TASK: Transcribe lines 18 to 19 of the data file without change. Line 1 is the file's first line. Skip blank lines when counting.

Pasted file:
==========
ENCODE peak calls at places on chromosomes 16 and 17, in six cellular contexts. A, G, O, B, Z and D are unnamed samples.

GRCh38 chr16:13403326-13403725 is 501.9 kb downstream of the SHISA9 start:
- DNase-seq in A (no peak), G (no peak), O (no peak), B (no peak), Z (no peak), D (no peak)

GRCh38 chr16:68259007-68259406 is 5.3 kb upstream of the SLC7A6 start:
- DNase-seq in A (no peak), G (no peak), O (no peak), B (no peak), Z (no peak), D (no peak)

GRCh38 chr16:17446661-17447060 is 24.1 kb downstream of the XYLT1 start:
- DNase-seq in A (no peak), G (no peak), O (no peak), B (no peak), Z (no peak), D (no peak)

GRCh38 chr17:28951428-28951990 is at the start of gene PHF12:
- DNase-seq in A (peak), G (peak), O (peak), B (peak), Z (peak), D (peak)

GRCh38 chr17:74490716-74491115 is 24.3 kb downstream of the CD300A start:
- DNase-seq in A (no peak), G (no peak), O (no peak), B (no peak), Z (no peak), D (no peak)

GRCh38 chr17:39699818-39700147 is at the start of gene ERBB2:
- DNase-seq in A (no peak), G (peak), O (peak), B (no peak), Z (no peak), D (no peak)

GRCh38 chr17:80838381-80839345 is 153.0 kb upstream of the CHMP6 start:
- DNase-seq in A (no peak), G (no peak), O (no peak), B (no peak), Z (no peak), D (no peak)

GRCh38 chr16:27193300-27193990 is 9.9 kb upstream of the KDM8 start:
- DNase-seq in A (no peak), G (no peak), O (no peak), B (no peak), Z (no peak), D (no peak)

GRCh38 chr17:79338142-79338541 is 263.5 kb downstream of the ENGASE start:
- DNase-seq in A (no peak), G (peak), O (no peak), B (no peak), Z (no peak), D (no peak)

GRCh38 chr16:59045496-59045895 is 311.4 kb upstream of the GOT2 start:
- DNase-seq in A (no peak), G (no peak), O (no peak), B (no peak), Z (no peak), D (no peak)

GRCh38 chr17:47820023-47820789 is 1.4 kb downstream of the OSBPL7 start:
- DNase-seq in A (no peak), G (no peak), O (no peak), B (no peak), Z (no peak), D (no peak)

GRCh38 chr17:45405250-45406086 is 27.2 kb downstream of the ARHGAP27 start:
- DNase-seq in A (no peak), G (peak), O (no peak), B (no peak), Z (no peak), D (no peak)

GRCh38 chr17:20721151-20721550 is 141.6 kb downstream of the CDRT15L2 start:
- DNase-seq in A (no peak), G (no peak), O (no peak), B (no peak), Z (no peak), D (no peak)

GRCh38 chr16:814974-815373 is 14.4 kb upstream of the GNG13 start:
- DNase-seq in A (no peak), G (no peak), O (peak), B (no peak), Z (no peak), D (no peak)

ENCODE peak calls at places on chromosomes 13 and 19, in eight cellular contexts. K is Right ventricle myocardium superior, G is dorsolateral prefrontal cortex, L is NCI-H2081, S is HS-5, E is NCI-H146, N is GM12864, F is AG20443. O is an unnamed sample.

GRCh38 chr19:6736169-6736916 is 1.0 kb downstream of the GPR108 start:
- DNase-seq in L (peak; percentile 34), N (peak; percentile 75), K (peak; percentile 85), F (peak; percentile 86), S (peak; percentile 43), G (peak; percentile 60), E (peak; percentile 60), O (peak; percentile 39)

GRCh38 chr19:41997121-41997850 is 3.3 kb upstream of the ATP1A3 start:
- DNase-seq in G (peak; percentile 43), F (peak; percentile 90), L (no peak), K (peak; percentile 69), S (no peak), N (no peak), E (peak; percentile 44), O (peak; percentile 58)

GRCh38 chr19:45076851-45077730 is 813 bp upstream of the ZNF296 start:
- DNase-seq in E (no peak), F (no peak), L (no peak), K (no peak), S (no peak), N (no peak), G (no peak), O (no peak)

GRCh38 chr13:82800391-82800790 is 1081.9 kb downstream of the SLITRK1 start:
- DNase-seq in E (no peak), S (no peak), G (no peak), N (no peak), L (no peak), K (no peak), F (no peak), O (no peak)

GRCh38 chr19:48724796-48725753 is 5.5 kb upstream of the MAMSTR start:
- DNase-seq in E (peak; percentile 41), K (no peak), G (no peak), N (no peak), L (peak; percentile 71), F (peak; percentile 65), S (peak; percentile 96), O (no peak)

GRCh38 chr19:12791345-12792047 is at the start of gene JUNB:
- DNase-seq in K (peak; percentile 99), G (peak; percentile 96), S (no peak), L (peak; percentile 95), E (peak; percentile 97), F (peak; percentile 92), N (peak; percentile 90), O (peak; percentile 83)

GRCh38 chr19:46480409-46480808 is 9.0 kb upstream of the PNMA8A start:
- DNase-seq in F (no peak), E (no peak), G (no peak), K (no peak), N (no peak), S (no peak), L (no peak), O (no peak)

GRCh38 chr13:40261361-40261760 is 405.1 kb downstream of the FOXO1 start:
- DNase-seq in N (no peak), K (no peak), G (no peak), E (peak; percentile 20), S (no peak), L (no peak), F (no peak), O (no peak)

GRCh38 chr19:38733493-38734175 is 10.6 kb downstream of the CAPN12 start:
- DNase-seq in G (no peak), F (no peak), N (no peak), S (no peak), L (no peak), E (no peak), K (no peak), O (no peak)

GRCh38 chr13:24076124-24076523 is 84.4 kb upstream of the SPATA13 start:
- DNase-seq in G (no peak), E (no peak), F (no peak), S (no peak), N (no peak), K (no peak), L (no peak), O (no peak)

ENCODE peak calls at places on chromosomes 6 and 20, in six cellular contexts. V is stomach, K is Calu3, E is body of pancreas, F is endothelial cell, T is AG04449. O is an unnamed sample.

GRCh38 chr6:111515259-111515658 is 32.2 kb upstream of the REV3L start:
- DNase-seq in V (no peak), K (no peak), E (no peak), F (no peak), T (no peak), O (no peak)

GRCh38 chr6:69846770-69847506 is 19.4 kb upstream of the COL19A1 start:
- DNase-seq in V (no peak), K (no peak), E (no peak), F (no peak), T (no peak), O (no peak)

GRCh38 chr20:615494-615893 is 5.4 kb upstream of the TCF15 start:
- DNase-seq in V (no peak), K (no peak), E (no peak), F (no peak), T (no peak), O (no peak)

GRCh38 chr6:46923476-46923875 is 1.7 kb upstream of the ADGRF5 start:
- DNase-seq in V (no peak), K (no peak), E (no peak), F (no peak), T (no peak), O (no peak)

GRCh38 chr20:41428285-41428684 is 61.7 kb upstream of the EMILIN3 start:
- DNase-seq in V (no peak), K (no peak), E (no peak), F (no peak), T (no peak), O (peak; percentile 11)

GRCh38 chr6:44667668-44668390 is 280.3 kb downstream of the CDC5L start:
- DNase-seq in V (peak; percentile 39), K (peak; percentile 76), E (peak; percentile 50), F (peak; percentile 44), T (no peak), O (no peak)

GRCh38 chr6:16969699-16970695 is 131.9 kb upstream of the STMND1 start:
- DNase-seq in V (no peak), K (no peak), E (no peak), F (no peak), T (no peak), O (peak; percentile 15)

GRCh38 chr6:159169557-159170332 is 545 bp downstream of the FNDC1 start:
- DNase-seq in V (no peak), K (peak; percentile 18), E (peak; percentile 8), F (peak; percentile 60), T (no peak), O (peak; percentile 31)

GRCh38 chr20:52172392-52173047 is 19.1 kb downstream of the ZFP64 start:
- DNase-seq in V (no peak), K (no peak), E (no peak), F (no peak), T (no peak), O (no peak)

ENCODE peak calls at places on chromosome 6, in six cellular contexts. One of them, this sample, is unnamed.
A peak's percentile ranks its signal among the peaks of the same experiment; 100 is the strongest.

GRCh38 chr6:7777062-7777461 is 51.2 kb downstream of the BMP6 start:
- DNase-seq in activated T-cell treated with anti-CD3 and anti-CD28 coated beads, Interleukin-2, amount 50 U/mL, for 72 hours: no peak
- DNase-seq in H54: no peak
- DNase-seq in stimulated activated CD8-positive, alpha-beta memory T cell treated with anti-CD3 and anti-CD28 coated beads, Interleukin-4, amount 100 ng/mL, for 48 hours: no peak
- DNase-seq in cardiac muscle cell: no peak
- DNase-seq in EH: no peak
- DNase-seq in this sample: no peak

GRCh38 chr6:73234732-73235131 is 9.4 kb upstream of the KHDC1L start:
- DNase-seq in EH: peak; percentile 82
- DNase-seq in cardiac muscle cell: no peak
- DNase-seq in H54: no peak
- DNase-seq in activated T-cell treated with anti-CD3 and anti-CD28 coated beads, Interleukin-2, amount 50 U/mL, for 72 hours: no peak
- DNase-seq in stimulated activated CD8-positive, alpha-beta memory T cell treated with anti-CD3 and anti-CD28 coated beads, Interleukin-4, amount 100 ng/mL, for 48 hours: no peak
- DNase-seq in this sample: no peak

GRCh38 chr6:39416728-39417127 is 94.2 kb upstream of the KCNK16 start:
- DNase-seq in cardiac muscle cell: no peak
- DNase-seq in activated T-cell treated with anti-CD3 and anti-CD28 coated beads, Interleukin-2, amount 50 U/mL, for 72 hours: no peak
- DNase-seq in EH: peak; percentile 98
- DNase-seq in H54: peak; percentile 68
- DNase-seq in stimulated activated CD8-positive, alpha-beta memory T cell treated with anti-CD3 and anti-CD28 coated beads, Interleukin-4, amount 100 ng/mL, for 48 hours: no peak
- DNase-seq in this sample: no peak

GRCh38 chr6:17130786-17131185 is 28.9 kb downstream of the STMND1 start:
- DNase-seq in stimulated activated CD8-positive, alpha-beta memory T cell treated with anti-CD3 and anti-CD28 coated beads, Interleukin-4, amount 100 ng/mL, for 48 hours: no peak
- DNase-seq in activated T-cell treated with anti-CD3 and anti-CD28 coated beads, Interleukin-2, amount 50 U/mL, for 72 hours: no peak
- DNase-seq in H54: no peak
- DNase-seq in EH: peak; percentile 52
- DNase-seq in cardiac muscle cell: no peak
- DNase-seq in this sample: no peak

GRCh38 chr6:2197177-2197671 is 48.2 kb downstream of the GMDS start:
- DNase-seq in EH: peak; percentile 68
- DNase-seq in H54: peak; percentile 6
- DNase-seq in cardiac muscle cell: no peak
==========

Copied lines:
GRCh38 chr17:79338142-79338541 is 263.5 kb downstream of the ENGASE start:
- DNase-seq in A (no peak), G (peak), O (no peak), B (no peak), Z (no peak), D (no peak)